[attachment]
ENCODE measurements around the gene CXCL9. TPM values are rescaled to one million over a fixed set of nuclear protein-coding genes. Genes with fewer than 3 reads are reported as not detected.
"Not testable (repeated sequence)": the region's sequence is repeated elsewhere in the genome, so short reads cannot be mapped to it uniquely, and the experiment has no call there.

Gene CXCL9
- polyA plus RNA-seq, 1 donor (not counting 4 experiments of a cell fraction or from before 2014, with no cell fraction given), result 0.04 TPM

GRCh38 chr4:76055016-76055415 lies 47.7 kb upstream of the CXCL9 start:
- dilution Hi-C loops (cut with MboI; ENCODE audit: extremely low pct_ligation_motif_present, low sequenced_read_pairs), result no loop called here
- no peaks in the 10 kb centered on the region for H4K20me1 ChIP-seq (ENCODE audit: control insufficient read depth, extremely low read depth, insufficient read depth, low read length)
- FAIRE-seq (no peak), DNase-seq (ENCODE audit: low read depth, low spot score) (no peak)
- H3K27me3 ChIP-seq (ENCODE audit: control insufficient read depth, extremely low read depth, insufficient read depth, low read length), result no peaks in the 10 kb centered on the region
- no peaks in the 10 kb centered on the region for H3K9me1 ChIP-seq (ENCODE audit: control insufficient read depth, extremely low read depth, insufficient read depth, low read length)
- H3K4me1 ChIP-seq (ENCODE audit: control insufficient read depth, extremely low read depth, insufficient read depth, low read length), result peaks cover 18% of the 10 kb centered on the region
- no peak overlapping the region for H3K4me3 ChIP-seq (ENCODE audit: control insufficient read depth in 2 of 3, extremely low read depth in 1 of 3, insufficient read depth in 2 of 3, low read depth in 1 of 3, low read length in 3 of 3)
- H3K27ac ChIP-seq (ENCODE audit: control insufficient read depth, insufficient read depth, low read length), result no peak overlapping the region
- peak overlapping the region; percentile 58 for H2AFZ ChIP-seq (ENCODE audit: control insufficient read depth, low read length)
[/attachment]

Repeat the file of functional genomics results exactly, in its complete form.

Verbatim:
ENCODE measurements around the gene CXCL9. TPM values are rescaled to one million over a fixed set of nuclear protein-coding genes. Genes with fewer than 3 reads are reported as not detected.
"Not testable (repeated sequence)": the region's sequence is repeated elsewhere in the genome, so short reads cannot be mapped to it uniquely, and the experiment has no call there.

Gene CXCL9
- polyA plus RNA-seq, 1 donor (not counting 4 experiments of a cell fraction or from before 2014, with no cell fraction given), result 0.04 TPM

GRCh38 chr4:76055016-76055415 lies 47.7 kb upstream of the CXCL9 start:
- dilution Hi-C loops (cut with MboI; ENCODE audit: extremely low pct_ligation_motif_present, low sequenced_read_pairs), result no loop called here
- no peaks in the 10 kb centered on the region for H4K20me1 ChIP-seq (ENCODE audit: control insufficient read depth, extremely low read depth, insufficient read depth, low read length)
- FAIRE-seq (no peak), DNase-seq (ENCODE audit: low read depth, low spot score) (no peak)
- H3K27me3 ChIP-seq (ENCODE audit: control insufficient read depth, extremely low read depth, insufficient read depth, low read length), result no peaks in the 10 kb centered on the region
- no peaks in the 10 kb centered on the region for H3K9me1 ChIP-seq (ENCODE audit: control insufficient read depth, extremely low read depth, insufficient read depth, low read length)
- H3K4me1 ChIP-seq (ENCODE audit: control insufficient read depth, extremely low read depth, insufficient read depth, low read length), result peaks cover 18% of the 10 kb centered on the region
- no peak overlapping the region for H3K4me3 ChIP-seq (ENCODE audit: control insufficient read depth in 2 of 3, extremely low read depth in 1 of 3, insufficient read depth in 2 of 3, low read depth in 1 of 3, low read length in 3 of 3)
- H3K27ac ChIP-seq (ENCODE audit: control insufficient read depth, insufficient read depth, low read length), result no peak overlapping the region
- peak overlapping the region; percentile 58 for H2AFZ ChIP-seq (ENCODE audit: control insufficient read depth, low read length)